- The Center for Disease Control (CDC) is a component of the federal Department of Health and Human Services and states in the first line of their mission statement, “CDC works 24/7 to protect America from health, safety and security threats, both foreign and in the U.S.” On May 22nd, the CDC updated its guidance that COVID-19 does not spread easily on surfaces. With this update, the concerns that bowling house balls could be a source of infection has been overstated. As the OSBPA has guided its member centers in the proper sanitation methods needed to ensure the safety of bowlers, the concern regarding house balls is negligible
- According to the Oregon Health Authority (OHA) website, one of the ways to manage stress and anxiety about COVID-19 is to build some social connections. Bowling can serve as this outlet for building social connections to help manage stress and anxiety much like it did in pre-pandemic days. Staying active is also promoted by the OHA to reduce stress and anxiety regarding COVID-19. The reference to staying active is through outdoor exercise or alone in your home, but bowling, with its spacious indoor facilities can offer that same safe environment as well. It is this reference that can be used in letters to government officials that can help convey the importance of the social aspect bowling provides. I’m sure most everyone has anecdotal stories of how bowling fosters better mental health and these stories can be bolstered with the OHA’s own recommendations.
These are just some examples of fact-based information that can be used in communicating with government officials regarding allowing bowling centers to open. This information is not from social media, it’s not from right- or left-wing news media/entertainment platforms. This is information straight from reputable world, national, and local health organizations and that source should be pointed out in any communication to government leaders.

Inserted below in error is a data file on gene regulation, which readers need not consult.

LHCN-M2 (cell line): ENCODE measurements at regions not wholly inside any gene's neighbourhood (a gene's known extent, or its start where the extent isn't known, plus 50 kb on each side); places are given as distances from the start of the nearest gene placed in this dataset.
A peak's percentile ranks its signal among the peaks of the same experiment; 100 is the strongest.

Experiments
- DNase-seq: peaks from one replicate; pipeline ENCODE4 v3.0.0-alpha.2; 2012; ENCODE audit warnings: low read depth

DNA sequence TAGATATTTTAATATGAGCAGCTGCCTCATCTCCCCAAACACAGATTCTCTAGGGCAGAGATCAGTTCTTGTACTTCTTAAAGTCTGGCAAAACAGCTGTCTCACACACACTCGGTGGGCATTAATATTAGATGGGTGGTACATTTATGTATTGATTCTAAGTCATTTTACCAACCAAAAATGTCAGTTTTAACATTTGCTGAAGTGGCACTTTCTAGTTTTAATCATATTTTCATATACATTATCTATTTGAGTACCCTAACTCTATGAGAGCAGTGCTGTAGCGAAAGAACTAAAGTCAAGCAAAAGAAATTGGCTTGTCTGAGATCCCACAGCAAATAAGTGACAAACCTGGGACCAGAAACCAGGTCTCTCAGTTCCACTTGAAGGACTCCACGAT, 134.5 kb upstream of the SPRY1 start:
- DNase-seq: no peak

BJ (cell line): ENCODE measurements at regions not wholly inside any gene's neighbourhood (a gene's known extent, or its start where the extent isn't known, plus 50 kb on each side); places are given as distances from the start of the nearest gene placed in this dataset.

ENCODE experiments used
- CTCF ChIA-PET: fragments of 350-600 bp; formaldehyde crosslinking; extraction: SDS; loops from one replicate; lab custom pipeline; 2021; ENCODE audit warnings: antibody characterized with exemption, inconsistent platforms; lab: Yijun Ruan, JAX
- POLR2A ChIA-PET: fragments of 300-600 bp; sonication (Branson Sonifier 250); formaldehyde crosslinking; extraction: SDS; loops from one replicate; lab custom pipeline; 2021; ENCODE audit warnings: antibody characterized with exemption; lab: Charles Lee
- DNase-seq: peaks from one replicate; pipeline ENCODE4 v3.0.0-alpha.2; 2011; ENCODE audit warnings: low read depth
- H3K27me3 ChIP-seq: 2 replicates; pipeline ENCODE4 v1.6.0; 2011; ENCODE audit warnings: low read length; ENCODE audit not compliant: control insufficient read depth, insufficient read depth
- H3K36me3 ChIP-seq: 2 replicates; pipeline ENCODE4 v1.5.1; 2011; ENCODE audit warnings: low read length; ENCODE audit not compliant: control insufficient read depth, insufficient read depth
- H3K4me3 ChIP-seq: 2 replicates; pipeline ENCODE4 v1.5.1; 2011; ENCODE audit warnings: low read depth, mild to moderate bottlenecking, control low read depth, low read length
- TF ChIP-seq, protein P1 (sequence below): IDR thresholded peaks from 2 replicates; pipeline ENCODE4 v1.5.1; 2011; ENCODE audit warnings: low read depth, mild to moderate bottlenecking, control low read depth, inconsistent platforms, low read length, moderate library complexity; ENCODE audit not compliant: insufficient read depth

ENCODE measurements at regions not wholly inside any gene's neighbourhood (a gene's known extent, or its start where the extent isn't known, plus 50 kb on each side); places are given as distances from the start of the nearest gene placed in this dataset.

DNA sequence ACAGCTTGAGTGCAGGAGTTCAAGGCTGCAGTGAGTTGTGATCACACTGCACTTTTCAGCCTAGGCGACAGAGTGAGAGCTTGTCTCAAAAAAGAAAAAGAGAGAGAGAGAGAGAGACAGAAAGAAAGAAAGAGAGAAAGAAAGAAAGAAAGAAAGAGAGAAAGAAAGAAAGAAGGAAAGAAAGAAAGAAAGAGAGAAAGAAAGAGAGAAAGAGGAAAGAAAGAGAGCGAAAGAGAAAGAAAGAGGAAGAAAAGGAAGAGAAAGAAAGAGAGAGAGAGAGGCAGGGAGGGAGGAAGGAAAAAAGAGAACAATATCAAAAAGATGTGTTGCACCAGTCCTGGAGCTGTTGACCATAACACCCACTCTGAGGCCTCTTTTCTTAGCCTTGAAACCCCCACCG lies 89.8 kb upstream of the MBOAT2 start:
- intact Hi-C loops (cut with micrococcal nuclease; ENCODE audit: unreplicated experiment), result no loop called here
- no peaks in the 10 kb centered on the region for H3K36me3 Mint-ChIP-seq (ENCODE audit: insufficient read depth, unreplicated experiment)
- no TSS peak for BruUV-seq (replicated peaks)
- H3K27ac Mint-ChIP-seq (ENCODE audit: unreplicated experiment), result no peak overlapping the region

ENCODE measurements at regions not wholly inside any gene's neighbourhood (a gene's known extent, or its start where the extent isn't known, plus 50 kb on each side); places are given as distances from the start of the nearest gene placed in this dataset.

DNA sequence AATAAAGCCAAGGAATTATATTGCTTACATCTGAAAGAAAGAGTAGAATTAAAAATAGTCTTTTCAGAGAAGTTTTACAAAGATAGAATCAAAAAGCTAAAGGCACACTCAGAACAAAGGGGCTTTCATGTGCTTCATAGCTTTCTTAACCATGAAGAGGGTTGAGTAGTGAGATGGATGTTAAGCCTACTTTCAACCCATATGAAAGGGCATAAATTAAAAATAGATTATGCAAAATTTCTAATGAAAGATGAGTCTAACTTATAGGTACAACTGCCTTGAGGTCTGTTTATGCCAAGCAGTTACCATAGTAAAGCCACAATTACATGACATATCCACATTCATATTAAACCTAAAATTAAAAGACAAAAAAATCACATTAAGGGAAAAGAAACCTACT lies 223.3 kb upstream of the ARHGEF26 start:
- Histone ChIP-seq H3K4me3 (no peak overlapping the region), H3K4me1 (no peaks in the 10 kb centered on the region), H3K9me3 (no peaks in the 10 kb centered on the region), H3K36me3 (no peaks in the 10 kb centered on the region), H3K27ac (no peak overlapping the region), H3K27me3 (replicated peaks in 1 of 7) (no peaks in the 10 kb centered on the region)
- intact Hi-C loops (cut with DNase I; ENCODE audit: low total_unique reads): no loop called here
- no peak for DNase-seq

This is just a tiny bit of information that can prove useful when crafting communications. Please, try to remember that when communicating to government officials, inflammatory rhetoric based on high emotions without the support of fact-based information is actually damaging to the cause. Some government officials obviously already have negative ancient preconceived ideas about bowling, shouting irrationally will only reinforce those preconceived ideas. The OSBPA is doing its best to communicate that current bowling centers are clean and modern and far removed from the stereotypical bowling alleys of the past, and helping with fact-based information, individual bowlers can only reinforce the message that today’s bowlers are indeed part of the present and not the past. To contact Governor Brown’s office, use this link – https://www.oregon.gov/gov/Pages/shareyouropinion.aspx?fbclid=IwAR0EBC694Mk7c433zC4WPenNinwEekUa-9dNf7EvA8ga-6WUa3cPrXOUgX0.
Choose your words carefully and write with passion, just don’t let the passion overrun the message. Just to be absolutely clear and for Oregon’s purposes, that message, to apologetically modify Washington’s slogan, “Bring Back and Keep Bowling!”
Gary Yamasaki, OSUSBC Association Manager